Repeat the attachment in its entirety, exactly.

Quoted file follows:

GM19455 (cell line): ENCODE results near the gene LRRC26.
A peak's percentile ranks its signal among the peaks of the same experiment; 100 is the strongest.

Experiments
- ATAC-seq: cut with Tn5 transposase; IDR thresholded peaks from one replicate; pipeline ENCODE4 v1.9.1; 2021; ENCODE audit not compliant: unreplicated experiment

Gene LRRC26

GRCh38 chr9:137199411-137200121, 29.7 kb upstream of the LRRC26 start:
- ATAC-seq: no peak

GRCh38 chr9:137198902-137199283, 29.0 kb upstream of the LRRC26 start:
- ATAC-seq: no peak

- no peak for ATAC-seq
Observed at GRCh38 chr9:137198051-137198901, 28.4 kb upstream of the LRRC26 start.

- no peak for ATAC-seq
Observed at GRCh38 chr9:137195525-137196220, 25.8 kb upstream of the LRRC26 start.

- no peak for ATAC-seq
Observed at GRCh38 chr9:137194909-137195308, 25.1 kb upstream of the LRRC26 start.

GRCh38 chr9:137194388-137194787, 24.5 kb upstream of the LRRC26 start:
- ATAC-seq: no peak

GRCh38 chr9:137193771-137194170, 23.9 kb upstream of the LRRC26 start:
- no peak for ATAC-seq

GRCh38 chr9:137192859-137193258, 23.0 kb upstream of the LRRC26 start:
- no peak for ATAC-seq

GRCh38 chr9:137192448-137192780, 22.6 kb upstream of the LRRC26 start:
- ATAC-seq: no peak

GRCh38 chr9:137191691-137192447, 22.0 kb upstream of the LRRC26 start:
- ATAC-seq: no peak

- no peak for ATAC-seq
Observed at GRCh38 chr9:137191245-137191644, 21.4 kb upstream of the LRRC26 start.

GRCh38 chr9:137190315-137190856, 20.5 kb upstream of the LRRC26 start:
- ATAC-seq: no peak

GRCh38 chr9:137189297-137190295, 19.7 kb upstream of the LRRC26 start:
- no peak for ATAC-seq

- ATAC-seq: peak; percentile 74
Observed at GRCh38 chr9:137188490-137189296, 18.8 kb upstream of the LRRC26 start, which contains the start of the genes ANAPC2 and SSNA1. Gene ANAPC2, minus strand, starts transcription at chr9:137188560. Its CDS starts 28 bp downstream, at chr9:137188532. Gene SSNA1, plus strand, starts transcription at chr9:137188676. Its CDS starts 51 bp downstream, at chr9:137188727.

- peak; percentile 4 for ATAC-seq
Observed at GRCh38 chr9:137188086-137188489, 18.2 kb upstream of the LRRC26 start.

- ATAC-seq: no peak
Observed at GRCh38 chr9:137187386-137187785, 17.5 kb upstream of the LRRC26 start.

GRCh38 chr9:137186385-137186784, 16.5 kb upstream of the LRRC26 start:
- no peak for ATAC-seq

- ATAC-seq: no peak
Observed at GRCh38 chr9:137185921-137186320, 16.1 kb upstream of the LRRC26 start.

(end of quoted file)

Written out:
GM19455 (cell line): ENCODE results near the gene LRRC26.
A peak's percentile ranks its signal among the peaks of the same experiment; 100 is the strongest.

Experiments
- ATAC-seq: cut with Tn5 transposase; IDR thresholded peaks from one replicate; pipeline ENCODE4 v1.9.1; 2021; ENCODE audit not compliant: unreplicated experiment

Gene LRRC26

GRCh38 chr9:137199411-137200121, 29.7 kb upstream of the LRRC26 start:
- ATAC-seq: no peak

GRCh38 chr9:137198902-137199283, 29.0 kb upstream of the LRRC26 start:
- ATAC-seq: no peak

- no peak for ATAC-seq
Observed at GRCh38 chr9:137198051-137198901, 28.4 kb upstream of the LRRC26 start.

- no peak for ATAC-seq
Observed at GRCh38 chr9:137195525-137196220, 25.8 kb upstream of the LRRC26 start.

- no peak for ATAC-seq
Observed at GRCh38 chr9:137194909-137195308, 25.1 kb upstream of the LRRC26 start.

GRCh38 chr9:137194388-137194787, 24.5 kb upstream of the LRRC26 start:
- ATAC-seq: no peak

GRCh38 chr9:137193771-137194170, 23.9 kb upstream of the LRRC26 start:
- no peak for ATAC-seq

GRCh38 chr9:137192859-137193258, 23.0 kb upstream of the LRRC26 start:
- no peak for ATAC-seq

GRCh38 chr9:137192448-137192780, 22.6 kb upstream of the LRRC26 start:
- ATAC-seq: no peak

GRCh38 chr9:137191691-137192447, 22.0 kb upstream of the LRRC26 start:
- ATAC-seq: no peak

- no peak for ATAC-seq
Observed at GRCh38 chr9:137191245-137191644, 21.4 kb upstream of the LRRC26 start.

GRCh38 chr9:137190315-137190856, 20.5 kb upstream of the LRRC26 start:
- ATAC-seq: no peak

GRCh38 chr9:137189297-137190295, 19.7 kb upstream of the LRRC26 start:
- no peak for ATAC-seq

- ATAC-seq: peak; percentile 74
Observed at GRCh38 chr9:137188490-137189296, 18.8 kb upstream of the LRRC26 start, which contains the start of the genes ANAPC2 and SSNA1. Gene ANAPC2, minus strand, starts transcription at chr9:137188560. Its CDS starts 28 bp downstream, at chr9:137188532. Gene SSNA1, plus strand, starts transcription at chr9:137188676. Its CDS starts 51 bp downstream, at chr9:137188727.

- peak; percentile 4 for ATAC-seq
Observed at GRCh38 chr9:137188086-137188489, 18.2 kb upstream of the LRRC26 start.

- ATAC-seq: no peak
Observed at GRCh38 chr9:137187386-137187785, 17.5 kb upstream of the LRRC26 start.

GRCh38 chr9:137186385-137186784, 16.5 kb upstream of the LRRC26 start:
- no peak for ATAC-seq

- ATAC-seq: no peak
Observed at GRCh38 chr9:137185921-137186320, 16.1 kb upstream of the LRRC26 start.